“Remember, our three things to focus on were being grounded, staying in unison and facial expression. I saw a lot of unison, I saw you trying to be grounded, but I did not see enough facial expression. Let’s try it again to get all three at once.”
To better this, go into greater detail than you have before about the facial expression – perhaps they did not understand, perhaps they need more specific pointers about facial expression.
5. Break out into pair work
Too often we spend the dance class with the pupils in a row, facing the front, performing for the teacher. It can save the teacher a lot of energy and be effective to have the dancers break out into pairs and work with each other.
One of the most engaging ways to do this is ‘student as the teacher’. Get the dancers to take in turns observing and providing feedback to their partner. Guide them as to how to give constructive feedback – asking them to tell their partner one thing that is going well and one specific thing needing improvement works well.
Anyone who has worked with 8-year-olds knows how much they will love to be in a position of power and put their judging caps on! Just don’t tell them they will possibly learn more from giving feedback than getting it!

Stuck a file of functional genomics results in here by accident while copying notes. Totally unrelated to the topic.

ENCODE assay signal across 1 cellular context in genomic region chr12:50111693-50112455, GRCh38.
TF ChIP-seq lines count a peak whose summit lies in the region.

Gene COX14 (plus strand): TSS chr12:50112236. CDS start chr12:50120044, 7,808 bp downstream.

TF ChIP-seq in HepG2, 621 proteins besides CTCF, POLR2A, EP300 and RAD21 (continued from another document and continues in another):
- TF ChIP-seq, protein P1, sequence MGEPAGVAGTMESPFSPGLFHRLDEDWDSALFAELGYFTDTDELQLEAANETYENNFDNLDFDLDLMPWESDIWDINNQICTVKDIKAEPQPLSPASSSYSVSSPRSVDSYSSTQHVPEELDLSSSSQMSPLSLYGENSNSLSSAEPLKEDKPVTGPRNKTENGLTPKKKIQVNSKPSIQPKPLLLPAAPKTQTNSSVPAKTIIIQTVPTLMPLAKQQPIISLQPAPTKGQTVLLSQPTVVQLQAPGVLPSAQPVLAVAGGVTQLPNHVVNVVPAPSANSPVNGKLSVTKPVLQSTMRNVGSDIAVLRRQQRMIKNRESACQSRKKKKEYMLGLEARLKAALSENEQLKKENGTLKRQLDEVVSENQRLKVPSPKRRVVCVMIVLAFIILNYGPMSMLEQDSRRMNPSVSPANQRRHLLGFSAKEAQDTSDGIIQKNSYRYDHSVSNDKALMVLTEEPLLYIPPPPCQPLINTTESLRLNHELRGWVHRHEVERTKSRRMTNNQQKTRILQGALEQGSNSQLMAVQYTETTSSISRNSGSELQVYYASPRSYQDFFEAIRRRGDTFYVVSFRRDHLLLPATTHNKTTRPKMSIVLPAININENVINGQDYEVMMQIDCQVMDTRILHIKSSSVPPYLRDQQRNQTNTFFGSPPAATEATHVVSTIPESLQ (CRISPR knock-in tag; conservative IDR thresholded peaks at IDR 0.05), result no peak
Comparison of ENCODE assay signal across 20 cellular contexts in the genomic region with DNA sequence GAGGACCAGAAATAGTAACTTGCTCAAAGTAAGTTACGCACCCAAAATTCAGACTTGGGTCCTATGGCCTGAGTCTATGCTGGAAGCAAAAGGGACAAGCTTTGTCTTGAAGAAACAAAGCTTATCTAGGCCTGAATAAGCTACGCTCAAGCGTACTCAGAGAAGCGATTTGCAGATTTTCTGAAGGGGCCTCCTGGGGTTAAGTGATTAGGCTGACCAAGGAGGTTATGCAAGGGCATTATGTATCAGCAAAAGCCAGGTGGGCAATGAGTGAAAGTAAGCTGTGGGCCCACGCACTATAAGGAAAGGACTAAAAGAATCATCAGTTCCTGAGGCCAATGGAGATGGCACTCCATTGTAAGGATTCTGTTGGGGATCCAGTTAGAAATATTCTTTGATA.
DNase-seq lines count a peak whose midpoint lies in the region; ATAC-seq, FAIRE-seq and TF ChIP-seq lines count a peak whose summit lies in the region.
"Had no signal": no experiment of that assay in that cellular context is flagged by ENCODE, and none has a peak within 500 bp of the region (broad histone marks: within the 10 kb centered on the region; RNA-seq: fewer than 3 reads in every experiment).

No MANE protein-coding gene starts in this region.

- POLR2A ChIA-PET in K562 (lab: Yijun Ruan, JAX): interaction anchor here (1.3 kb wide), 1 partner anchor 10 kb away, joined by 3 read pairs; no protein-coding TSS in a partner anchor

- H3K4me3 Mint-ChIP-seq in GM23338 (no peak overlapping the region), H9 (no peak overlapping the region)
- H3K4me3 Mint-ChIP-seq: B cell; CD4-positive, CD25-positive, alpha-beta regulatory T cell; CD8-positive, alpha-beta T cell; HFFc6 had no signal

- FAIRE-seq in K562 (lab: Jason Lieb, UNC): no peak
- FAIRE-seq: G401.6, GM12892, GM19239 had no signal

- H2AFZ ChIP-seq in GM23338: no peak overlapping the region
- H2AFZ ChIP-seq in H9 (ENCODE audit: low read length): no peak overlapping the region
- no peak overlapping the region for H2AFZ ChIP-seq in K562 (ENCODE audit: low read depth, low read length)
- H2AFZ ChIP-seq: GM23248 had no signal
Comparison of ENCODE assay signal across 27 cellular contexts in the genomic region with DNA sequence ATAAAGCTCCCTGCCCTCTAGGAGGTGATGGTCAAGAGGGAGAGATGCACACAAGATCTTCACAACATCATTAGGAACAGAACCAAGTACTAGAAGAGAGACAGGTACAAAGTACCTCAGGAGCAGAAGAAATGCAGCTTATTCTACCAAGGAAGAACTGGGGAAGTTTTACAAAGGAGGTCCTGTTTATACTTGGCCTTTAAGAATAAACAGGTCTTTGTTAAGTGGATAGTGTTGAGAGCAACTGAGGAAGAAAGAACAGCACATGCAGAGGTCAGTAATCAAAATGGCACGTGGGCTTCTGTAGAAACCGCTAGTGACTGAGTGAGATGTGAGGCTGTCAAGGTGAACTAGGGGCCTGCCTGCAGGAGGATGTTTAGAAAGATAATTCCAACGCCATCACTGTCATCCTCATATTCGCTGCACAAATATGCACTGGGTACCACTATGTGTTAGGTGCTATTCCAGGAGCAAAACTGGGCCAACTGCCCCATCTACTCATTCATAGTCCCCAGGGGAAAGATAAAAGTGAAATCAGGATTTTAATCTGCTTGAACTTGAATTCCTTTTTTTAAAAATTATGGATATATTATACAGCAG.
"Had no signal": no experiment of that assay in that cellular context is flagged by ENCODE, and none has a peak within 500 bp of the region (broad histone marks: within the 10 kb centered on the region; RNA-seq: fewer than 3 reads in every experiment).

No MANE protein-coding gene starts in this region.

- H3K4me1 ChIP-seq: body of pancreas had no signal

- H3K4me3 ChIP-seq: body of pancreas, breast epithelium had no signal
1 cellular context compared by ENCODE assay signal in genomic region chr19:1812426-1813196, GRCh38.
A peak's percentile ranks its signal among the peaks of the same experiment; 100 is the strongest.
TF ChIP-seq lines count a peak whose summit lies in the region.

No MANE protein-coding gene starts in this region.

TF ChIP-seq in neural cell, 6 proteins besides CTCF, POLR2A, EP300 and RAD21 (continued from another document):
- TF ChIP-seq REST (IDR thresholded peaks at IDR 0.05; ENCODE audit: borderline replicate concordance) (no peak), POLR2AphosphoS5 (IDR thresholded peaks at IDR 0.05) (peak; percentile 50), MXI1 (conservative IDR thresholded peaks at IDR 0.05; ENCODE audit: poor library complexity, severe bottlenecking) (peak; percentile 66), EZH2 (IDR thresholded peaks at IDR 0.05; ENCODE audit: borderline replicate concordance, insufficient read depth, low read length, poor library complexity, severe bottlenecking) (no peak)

6. Use Open Questioning
I’ve saved the best ’til last. This is my favourite and THE most effective dance teaching tool you need in your kit bag. Open Questioning means asking questions in a way that forces the dancers to think of the answer. Sounds obvious, but take a moment to think how many times you have told dancers what they need to do better or more correctly, or which move comes next on which leg, and then ask yourself how you can re-frame the way you speak. It can be as simple as saying ánd after the ran de jambe on the left comes the _____?’ You can either wait for the answer or ask a specific member of your class to answer (a good way to check if Annabelle is listening!).
Another way is to get the dancers to tell you the correct way to perform a movement. For example, ‘what am I looking for when you perform a jeté? If they have been working on their jetés with you, they should be able to say things like, chassé, bend through the knees to prepare for elevation, straight legs, land through all the joints of the leg one at a time, no sound on landing, etc.
In essence, making them reflect and think will result in longer lasting learning than telling them everything all the time. The next time an instruction is about to come out of your mouth, pause and think about whether it’s an opportunity for Open Questioning.
Now it’s time to ask yourself some open questions – what will I do to change up the way I teach dance this year? What do I do that works well? (Notice I didn’t ask ‘do I do it well? – that’s not an open question!) What can I do to improve? Where are my weaknesses in my teaching?